GDS will work with your organisation before and throughout the spend controls process to help build a common understanding of an activity, identify issues early and solve them quickly. Engagement between your organisation and the centre should involve ongoing conversations and visits with service teams and portfolio functions.
Step 1: Triage your spend activity
A GDS senior technology adviser works with your organisation to score spend activity using the GDS pipeline guidance during the triage process.
You should assess activity when:
- you add it to the pipeline
- it reaches an agreed review point
- it changes significantly from what was previously assessed
GDS recommends adding spend activity to the pipeline 15 months before the start of your project as good practice. When an activity isn’t defined yet, to allow an assessment you must agree a review point with your GDS senior technology adviser at least 3 months before it needs approval.
A similar process applies to the commercial pipeline. For digital and technology contracts over £10 million, a representative from the GCF should also be involved in triaging the spend activity. Email email@example.com to find out which commercial business partner should be involved.
During the triaging process your organisation must assess digital and technology spend activity as one of the following:
Your organisation and activity owner has assessed this activity as meeting GDS spend controls pipeline assessment criteria, it is not contentious, and would like to validate this assessment with the Cabinet Office.
Your organisation has found the spend activity does not currently meet all required standards but is not ‘contentious’. An activity is contentious if it is controversial or requires a high-level of scrutiny as defined in the managing public money guidance. Further work is required to make sure that all the standards are met.
The activity owner needs to put a plan in place to make sure activities meet standards within an agreed timeframe. GDS (and/or GCF) need to approve this plan.
Your organisation agrees that the spend activity is novel or contentious or is unlikely to meet all the required standards.
When an activity owner marks an activity as ‘control’ they need to get approval from the GDS. Your GDS senior technology adviser provides a recommendation usually with conditions, a submission is made to the Cabinet Office Minister. GDS and GCF will make a joint submission to the minister if the spend activity costs over £10 million. GDS will make the submission alone if the spend activity costs below £10 million.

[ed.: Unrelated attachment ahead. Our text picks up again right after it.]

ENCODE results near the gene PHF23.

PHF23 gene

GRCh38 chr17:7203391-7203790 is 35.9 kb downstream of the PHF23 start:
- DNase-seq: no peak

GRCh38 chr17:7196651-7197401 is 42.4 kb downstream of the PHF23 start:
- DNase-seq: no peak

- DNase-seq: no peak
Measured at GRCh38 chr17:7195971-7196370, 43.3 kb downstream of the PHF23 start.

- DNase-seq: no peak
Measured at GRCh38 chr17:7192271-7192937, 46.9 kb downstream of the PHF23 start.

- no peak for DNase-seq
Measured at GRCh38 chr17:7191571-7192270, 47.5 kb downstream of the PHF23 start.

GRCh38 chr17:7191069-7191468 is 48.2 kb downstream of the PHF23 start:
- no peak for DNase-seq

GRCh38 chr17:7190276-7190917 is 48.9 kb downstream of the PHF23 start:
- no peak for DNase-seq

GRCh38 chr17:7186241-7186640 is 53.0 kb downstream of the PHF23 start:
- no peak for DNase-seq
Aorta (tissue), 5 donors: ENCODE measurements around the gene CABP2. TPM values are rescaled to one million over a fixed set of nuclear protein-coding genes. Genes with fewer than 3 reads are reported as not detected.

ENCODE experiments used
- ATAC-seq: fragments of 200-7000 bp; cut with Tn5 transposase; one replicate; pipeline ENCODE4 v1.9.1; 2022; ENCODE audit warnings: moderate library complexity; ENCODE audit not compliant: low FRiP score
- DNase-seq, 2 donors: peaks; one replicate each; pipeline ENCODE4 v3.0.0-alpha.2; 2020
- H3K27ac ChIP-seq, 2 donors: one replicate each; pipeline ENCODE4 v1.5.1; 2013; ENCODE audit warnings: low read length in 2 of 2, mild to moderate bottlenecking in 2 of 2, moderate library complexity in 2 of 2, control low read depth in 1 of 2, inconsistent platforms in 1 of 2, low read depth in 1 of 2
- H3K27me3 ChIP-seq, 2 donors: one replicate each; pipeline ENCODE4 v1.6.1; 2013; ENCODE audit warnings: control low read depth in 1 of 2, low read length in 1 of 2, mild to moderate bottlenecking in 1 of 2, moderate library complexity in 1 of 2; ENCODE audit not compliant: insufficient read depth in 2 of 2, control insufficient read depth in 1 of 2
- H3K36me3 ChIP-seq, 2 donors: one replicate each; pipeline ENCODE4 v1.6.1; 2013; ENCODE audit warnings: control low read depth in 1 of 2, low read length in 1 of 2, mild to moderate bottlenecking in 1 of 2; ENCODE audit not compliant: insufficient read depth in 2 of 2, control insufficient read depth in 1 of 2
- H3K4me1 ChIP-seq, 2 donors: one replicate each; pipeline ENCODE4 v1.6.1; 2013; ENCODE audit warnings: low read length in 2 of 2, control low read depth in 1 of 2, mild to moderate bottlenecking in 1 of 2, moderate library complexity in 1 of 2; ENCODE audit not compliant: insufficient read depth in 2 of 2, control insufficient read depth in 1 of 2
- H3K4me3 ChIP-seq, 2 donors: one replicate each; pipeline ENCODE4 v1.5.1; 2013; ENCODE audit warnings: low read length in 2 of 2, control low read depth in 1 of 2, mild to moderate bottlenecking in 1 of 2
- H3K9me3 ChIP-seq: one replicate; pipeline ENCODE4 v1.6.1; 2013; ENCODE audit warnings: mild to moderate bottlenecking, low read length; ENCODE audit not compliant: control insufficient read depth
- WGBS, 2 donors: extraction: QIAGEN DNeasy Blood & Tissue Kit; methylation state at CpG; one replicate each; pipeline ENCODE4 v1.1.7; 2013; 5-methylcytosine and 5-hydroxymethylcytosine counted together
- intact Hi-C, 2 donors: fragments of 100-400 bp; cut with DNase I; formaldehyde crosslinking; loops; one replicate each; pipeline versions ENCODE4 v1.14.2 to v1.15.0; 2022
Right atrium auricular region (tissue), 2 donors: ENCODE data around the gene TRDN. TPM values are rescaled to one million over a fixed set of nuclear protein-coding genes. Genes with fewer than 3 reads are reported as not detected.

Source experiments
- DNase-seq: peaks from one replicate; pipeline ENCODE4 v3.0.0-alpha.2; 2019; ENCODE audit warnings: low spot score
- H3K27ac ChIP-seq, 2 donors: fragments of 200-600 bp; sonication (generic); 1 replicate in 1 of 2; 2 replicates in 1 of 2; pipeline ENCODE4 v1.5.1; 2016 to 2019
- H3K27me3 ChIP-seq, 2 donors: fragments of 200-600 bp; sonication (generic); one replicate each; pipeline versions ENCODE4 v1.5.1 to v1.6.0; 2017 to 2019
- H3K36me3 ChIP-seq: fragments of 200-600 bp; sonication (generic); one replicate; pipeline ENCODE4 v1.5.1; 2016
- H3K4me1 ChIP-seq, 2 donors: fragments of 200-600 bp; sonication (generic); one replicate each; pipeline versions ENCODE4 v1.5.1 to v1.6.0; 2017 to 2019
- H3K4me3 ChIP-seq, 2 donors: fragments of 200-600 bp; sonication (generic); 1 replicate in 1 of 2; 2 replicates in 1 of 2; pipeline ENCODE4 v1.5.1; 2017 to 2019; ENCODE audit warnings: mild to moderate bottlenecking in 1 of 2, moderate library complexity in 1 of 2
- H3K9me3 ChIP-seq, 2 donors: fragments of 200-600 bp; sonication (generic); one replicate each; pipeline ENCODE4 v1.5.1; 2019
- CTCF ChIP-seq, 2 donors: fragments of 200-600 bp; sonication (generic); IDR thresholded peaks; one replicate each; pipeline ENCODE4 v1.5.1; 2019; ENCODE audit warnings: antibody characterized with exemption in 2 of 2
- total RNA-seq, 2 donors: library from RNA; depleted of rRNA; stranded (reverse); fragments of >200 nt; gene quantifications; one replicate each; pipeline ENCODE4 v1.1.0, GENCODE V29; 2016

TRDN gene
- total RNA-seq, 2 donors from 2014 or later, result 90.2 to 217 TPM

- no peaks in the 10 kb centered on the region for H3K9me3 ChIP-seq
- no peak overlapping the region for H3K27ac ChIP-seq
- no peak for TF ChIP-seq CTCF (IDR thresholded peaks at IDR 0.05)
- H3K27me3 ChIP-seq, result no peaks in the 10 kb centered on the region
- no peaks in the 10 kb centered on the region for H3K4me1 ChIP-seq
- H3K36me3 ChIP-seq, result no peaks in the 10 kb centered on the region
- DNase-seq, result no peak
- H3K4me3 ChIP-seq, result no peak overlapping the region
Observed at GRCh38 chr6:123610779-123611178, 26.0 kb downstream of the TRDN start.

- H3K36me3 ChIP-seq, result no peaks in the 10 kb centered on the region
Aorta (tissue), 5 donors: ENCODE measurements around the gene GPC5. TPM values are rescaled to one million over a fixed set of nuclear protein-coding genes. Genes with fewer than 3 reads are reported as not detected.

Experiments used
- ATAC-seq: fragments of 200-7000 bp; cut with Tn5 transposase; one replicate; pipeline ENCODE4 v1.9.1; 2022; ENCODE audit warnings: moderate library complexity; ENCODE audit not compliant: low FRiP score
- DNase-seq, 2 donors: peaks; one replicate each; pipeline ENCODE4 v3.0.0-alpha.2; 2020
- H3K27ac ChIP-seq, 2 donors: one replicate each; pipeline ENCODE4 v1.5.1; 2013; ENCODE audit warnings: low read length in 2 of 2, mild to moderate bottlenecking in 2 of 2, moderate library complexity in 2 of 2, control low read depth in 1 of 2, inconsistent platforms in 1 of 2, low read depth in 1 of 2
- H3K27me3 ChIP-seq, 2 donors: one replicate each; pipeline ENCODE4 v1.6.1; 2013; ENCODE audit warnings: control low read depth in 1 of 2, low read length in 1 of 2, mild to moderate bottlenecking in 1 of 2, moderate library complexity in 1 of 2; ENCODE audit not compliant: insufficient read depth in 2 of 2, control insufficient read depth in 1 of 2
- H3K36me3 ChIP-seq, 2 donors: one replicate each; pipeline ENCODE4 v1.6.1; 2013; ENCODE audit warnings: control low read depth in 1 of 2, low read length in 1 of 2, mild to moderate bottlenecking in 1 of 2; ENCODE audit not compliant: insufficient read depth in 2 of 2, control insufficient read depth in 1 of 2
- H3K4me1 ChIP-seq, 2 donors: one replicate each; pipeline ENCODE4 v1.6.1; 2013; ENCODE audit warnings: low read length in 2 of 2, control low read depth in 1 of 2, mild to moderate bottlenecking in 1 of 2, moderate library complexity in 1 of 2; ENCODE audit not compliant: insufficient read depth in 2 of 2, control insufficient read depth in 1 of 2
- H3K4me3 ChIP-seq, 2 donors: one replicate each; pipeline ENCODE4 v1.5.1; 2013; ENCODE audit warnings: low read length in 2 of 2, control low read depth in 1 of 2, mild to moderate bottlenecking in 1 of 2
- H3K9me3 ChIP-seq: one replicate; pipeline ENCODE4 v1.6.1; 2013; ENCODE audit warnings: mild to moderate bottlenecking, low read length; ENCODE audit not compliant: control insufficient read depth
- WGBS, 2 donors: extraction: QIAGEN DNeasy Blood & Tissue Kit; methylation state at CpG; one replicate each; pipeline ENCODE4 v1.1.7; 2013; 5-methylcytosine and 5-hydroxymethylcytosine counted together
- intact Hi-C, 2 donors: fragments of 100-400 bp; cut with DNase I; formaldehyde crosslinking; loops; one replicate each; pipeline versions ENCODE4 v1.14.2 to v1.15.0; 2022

You have not fully defined the spend activity. You need more information to assess the activity, or you are still in the process of securing funding.
Activity remains marked as pending until you have enough information to classify it.
Handle business as usual (BAU) spend
Where your organisation can identify less complex areas of repeat, commoditised or routine digital and technology spend in the pipeline, you should show this. You may work with the Cabinet Office to categorise these areas of spend as ‘assured’ if this approach meets the GDS spend controls pipeline assessment criteria.
Flagging spend activity for closer review
Digital and technology spend activity may be flagged for closer review if:
- the activity owner cannot present an agreed approach to meet GDS spend controls pipeline assessment criteria
- there are historic concerns about projects or suppliers
- there is a proposed automatic extension to an existing contract
- there is a lack of transparent competitive procurement process
Step 2: Get approval from your assurance board
After assessing activities in your pipeline, you need to request approval from your organisation’s assurance board. Your organisation may have a similar board already in place or you may need to set one up. This assurance board may become a subset of the joint assurance review process if there is a good reason for this.
Your organisation can use an existing governance board if it includes:
- senior organisational leaders with suitable skills and experience
- a GDS senior technology advisor
- a representative from GCF when reviewing spend activity valued at £10 million or more
It is also ideal to have representation from another government department on the assurance board but this is not mandatory.
The digital and technology assurance board reviews the recommendations from triage and: